Astro SSR on Lambda with Architect

avatar
Taylor Beseda
April 15, 2022

Astro, Architect, and Lambda logos

tl;dr
Astro released an experimental SSR feature with an adapter API. To integrate with the Lambda runtime, an API Gateway event can be transformed into an Astro Request. Then the Astro Response is returned to the client. With this adapter, an Astro + Lambda SSR project can be developed locally and deployed with Architect.

Astro and SSR

Astro started as a static site generator (SSG) with a novel file format. Astro focuses on shipping less JavaScript to the browser and, if you want, lets you bring your own front-end framework (React, Vue, Svelte, etc.).

With their recent 1.0 Beta release came an experimental server-side rendering (SSR) feature. The format is compelling for HTTP cloud functions: server-side (or build-time, if using Astro for SSG) JavaScript up top and a JSX-like template below. Be sure to check out the examples in Astro’s docs.

Lambda Adapter with Typescript

Astro’s renderer accepts a Node.js Request primitive and returns a Response. Assuming a Lambda receives an event from API Gateway 2.0, we’ll need to transform that event into a proper Request.

Typescript is well suited for this sort of thing: ensuring one entity can be correctly mapped to another.

We’ll grab some type definitions from @types/aws-lambda and use Astro’s built-in declarations to build a simple function we can plug into the Astro adapter API later:

import { NodeApp } from "astro/app/node";
import type { SSRManifest } from "astro";
import type {
  APIGatewayProxyEventV2,
  APIGatewayProxyResult,
} from "aws-lambda";

async function adapter(
  event: APIGatewayProxyEventV2
): Promise<APIGatewayProxyResult> {
  // create an Astro Node App; requires a manifest
  const app = new NodeApp(manifest as SSRManifest);
  // destructure the API Gateway event
  const {
    cookies,
    headers,
    rawPath,
    rawQueryString,
    requestContext,
  } = event;

  // reconstruct the original URL
  const fullUrl = new URL(
    `${rawPath}${
      rawQueryString.length > 0 ? `?${rawQueryString}` : ""
    }`,
    new URL(`https://${headers.host}`)
  );

  // assemble the Headers and Request
  const newHeaders = new Headers(headers as any);
  if (cookies) newHeaders.append("cookie", cookies.join("; "));

  const request = new Request(fullUrl.toString(), {
    method: requestContext.http.method,
    headers: newHeaders,
  });

  try {
    // render with Astro
    const rendered: Response = await app.render(request);
    const body: string = await rendered.text();

    // return an API Gateway Result
    return {
      statusCode: rendered.status,
      headers: Object.fromEntries(rendered.headers.entries()),
      body,
    };
  } catch (error: unknown) {
    throw error;
  }
}

In about 20 lines of code, we’ve got a minimal translator for API Gateway to Astro and back again. Typescript made the development a lot quicker by assuring us that we’ve correctly translated API Gateway events to Astro’s expectations. Credit to the list of existing Astro integrations for establishing some patterns I’ve adapted.

I’ve built this functionality into a small package called astro-lambda-adapter. Test it out in your Astro + Lambda projects.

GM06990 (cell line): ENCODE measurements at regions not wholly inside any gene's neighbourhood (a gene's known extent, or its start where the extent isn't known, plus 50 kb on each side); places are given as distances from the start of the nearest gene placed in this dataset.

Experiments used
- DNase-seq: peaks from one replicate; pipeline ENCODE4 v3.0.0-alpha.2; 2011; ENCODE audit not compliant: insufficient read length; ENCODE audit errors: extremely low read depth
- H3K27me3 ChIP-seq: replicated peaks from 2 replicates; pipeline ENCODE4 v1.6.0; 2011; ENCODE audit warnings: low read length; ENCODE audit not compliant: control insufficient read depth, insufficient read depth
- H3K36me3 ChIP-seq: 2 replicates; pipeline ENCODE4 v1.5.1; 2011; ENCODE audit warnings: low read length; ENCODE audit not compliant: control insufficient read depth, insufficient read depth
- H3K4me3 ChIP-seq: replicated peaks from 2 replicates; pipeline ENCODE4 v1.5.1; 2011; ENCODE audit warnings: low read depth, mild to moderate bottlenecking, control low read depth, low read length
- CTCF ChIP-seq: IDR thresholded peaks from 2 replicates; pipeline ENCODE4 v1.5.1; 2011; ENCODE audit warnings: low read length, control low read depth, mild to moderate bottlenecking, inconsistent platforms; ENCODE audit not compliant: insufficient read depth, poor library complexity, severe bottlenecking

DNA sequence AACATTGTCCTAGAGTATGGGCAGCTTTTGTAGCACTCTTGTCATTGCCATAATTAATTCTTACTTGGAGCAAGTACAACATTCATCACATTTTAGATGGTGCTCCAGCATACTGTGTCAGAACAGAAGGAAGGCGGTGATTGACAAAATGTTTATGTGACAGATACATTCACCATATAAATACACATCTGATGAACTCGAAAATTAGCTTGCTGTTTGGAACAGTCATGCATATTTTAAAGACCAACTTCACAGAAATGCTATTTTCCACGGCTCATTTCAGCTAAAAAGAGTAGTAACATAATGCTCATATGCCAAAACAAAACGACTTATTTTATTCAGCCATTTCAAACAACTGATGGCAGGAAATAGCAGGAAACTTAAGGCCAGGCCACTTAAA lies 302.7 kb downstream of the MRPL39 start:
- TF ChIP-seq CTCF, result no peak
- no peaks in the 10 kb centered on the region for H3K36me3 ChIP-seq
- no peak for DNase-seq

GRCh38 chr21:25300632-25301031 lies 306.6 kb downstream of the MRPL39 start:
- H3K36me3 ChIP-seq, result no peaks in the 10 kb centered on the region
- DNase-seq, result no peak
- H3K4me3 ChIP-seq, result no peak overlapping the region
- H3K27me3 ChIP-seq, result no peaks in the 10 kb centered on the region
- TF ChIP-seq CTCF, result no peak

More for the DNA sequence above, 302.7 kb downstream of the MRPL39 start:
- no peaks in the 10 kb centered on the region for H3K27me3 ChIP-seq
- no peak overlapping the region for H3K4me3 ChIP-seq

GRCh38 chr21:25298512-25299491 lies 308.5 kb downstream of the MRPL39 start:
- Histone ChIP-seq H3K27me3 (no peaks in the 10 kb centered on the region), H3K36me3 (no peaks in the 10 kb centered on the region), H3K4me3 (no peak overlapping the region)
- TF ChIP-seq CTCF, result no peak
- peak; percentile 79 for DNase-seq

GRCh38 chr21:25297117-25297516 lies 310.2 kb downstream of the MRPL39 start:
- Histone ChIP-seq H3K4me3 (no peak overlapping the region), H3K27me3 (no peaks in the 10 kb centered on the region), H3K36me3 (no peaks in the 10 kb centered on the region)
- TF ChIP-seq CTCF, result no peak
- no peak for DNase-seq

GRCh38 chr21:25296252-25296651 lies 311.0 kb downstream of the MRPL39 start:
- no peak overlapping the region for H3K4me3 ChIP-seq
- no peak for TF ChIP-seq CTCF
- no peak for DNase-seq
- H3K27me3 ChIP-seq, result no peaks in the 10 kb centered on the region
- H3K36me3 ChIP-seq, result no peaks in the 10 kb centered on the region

You may notice one glaring omission: the event.body isn’t passed to Astro. The body is key for a POST request to work in Astro. The adapter is still a work in progress; feedback and PRs are welcome 😄

Develop Locally with Architect Sandbox

A great way to test our Astro SSR build locally is with a Lambda emulator like Architect’s Sandbox.
(Jump right to the example project on Github.)

In an existing Astro project, add an Architect manifest file:

# app.arc

@app
arc-astro

@http
/*
  method any
  src ./server

Inst all the Lambda adapter:

npm i astro-lambda-adapter

Tell Astro to use the adapter for SSR builds and to build to the server/ folder:

// astro.config.mjs

import { defineConfig } from 'astro/config';
import awsAdapter from 'astro-lambda-adapter';

export default defineConfig({
  adapter: awsAdapter(),
  outDir: './server/dist',
});

Last, create the server handler:

// ./server/index.mjs

import { handler as ssrHandler } from "./dist/server/entry.mjs";

export async function handler(event) {
  console.log(`🚀 ${event.requestContext.http.method}: ${event.rawPath}`);

  return await ssrHandler(
    event,
    { host: (process.env.ARC_SANDBOX ? "http://localhost:3333" : null) },
  );
}

This is grabbing an exported handler function (renamed to ssrHandler to not conflict with Lambda conventions) created by astro-lambda-adapter to render the Astro application.
Note that the host argument is optional in production but should be set in a local emulated environment.

Now we can build our Astro app in SSR mode (the astro dev command won’t use our adapter but is a great way to work on just the Astro parts of a project):

npx astro build --experimental-ssr

Astro will bundle the app to a file located in a dist/ folder alongside the Lambda handler.

Finally, we’re able to view our built application with Sandbox:

npx arc sandbox

Check localhost:3333 to see the Astro app running locally.

What’s next?

First, the adapter needs to be extended to support Astro (and generally HTTP) capabilities. Then it certainly needs some tests. Also, astro-lambda-adapter hasn’t been used with a complex Astro project that depends on many of external libraries that need to be bundled when Astro builds.

Once astro-lambda-adapter is in good shape, it would be beneficial to leverage Architect 10’s plugin API to build Astro’s build process into Sandbox so that changes to an Astro app are automatically rebuilt. Additionally, you probably plan to access a data layer if you’ve got Astro running in a Lambda. Combining DynamoDB and Astro’s speed could yield a really snappy web application.

Do you have a good use case for Astro in a Lambda? Let us know what you think on Twitter.